Last Saturday Dylan went to his second music festival, this time to one of the biggest in China, the Midi festival in Haidian park. Although this year’s festival lasted four days, we only went to the first day since our friend’s band, Shan Ren, was playing on Saturday. The lead singer of Shan Ren, a guy nicknamed Lao Wai, is someone that both my husband and I knew before we knew each other. After we started dating we learned that we had many mutual friends, so many that it was hard to believe we hadn’t really run into each other sooner. At the time Lao Wai was playing in both Shan Ren and another band, the band of the guy who was eventually responsible for Wang Yao and I getting together. In any case I used to watch Lao Wai play almost weekly and knew him rather well. Wang Yao used to play small gigs in Kunming dive bars with him, so both of us were happy to see an old friend onstage and went out to show our support.
In the meantime while waiting for Shan Ren to come onstage we checked out a bunch of folk music on one of the smaller stages. Wang Yao is a musician and he mostly considers himself a folk singer. Recently he’s gotten quite inspired by several local folk musicians that we didn’t much have the opportunity to associate with or even see perform when living in Kunming. In particular he’s liking Zhou Yunpeng, a blind singer/guitarist who we saw live on our anniversary back in December. The folk stage was very chilled out and a good place for a toddler to run around — not too noisy and with a nice laid back crowd that wasn’t about to trample him or anything. We managed to see most of a set by Dongzi, a performer I quite like, and another guy, Zhao Muyang, a drummer for loads of famous people like Xu Wei, who has come out and started doing his own solo acts which are strongly influenced by Northwestern folk singing. I suppose we were probably missing much more famous rock and roll people over on the mainstage while we hung out with the folk-rockers but the music was much more our speed.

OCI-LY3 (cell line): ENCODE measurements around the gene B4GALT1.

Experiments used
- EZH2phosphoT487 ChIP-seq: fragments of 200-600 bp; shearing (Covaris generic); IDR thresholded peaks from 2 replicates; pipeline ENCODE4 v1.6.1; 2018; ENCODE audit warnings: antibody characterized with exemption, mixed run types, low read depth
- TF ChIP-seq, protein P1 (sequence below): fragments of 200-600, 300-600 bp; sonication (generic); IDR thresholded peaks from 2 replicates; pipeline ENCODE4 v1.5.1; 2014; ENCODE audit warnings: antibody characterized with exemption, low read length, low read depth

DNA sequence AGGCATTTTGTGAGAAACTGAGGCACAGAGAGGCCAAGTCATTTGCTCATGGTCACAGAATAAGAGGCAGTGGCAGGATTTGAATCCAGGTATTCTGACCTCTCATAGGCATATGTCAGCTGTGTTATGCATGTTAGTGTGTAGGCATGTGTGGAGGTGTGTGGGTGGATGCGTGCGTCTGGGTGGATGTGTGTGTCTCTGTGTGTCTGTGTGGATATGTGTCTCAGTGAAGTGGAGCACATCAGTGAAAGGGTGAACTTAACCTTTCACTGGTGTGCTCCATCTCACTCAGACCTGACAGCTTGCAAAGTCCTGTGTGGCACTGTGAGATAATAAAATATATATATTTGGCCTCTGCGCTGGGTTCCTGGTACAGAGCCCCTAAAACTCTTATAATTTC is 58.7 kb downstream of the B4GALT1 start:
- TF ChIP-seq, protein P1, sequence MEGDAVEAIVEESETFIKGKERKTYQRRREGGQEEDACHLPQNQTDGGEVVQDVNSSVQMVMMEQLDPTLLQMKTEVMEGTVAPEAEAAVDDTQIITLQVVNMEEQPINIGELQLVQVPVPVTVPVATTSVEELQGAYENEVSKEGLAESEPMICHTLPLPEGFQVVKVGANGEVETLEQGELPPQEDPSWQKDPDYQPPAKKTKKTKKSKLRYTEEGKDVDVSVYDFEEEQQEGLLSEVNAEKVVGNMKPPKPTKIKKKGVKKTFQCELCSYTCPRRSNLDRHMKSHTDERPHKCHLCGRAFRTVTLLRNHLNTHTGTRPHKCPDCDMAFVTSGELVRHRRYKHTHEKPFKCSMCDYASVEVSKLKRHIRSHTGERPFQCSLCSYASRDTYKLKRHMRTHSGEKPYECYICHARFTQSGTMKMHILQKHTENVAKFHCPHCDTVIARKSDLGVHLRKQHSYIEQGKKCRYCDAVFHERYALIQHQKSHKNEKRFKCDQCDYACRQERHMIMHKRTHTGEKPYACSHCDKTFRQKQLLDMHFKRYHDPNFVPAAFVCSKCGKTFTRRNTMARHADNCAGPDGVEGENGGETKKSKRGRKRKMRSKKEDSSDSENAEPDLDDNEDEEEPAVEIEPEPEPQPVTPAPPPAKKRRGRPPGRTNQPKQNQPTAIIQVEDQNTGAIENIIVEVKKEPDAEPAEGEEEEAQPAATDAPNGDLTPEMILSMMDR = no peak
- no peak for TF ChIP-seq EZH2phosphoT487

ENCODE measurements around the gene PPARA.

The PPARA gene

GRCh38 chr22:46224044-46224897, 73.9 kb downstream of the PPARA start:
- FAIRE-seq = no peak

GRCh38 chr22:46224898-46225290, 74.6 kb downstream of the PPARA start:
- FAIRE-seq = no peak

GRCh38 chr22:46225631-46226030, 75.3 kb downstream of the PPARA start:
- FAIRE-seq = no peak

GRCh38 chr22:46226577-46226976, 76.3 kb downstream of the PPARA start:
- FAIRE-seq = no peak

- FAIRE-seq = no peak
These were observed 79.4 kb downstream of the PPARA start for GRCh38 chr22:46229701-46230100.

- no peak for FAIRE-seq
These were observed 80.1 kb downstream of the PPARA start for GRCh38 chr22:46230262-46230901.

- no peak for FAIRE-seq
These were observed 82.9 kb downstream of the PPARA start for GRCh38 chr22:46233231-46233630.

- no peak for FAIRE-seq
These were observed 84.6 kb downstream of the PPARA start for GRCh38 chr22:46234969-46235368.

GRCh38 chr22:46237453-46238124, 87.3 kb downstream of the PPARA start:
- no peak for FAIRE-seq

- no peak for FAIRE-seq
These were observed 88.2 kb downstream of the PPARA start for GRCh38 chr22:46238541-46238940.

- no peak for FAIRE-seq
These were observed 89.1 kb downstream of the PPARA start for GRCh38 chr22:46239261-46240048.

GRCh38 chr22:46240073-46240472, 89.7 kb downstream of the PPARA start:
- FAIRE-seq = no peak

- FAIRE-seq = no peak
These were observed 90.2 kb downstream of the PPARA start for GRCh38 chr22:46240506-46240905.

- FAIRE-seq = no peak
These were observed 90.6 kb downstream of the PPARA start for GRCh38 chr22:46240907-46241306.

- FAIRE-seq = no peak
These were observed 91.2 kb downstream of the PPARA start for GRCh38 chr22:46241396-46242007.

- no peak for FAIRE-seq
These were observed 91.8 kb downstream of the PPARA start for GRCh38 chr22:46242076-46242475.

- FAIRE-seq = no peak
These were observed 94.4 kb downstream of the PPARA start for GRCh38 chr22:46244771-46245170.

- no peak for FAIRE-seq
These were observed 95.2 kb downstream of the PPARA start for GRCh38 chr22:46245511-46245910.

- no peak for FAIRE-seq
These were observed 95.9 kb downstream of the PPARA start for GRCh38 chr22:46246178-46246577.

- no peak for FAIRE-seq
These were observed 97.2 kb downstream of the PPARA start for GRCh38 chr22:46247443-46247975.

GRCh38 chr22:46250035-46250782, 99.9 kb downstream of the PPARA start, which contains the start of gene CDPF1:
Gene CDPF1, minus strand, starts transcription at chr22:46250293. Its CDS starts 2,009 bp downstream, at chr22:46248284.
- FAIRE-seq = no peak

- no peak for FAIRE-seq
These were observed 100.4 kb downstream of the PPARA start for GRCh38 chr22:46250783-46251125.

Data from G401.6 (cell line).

Finally Shang Ren came on and we left the folk stage and made our way over to the main stage. Dylan is probably Shan Ren’s youngest little fan — he loves their music, which is a mixture of rock and Yunnanese folk. Most of it is sung in Yunnan dialect, which cracks Dylan up. He’s at a stage where he gets that there are different languages in the world and he finds other languages unbelievably funny and laughs uncontrollably when he hears a language other than Mandarin Chinese. There’s one Shan Ren song in particular that gets him every time. So although he was a bit exhausted by the time the band’s set started, he remained in good spirits throughout. We were not as close to the stage as I would have gotten had we not been there with my toddler, and I don’t have a good telephoto lens, so the pictures I got of their set were mostly unimpressive, but I did manage to get a few decent shots.
Later on we were able to catch up with our old friend for a few minutes and made plans to meet again later in the week. We also manage to track down Stuart, a fellow teacher at my school who I actually have known for about four years. He’s another Kunming – Beijing transplant who has having a hard time adjusting to Beijing but hopefully the realization that Beijing has events like Midi which honestly, Kunming, as hard as it tries, really just can’t pull off (despite the Snow Mountain music festivals which have been successful, but rare occurances). We finally made it back home by about 10pm having managed to just barely beat the crowd by skipping out on the last act, the headliner He Yong (sorry He Yong, but we just weren’t really feeling it).
Wang Yao was remarking on the way home how lucky Dylan is that at the ripe age of two and a half he’s already been to two rather large music festivals. Dylan is certainly growing up surrounded by music — whether that makes him love or loathe it in the future remains to be seen, but for now he seems to enjoy the fun and commotion of it all. Let’s hope music continues to be, if not a passion, at least something that he and his father can share.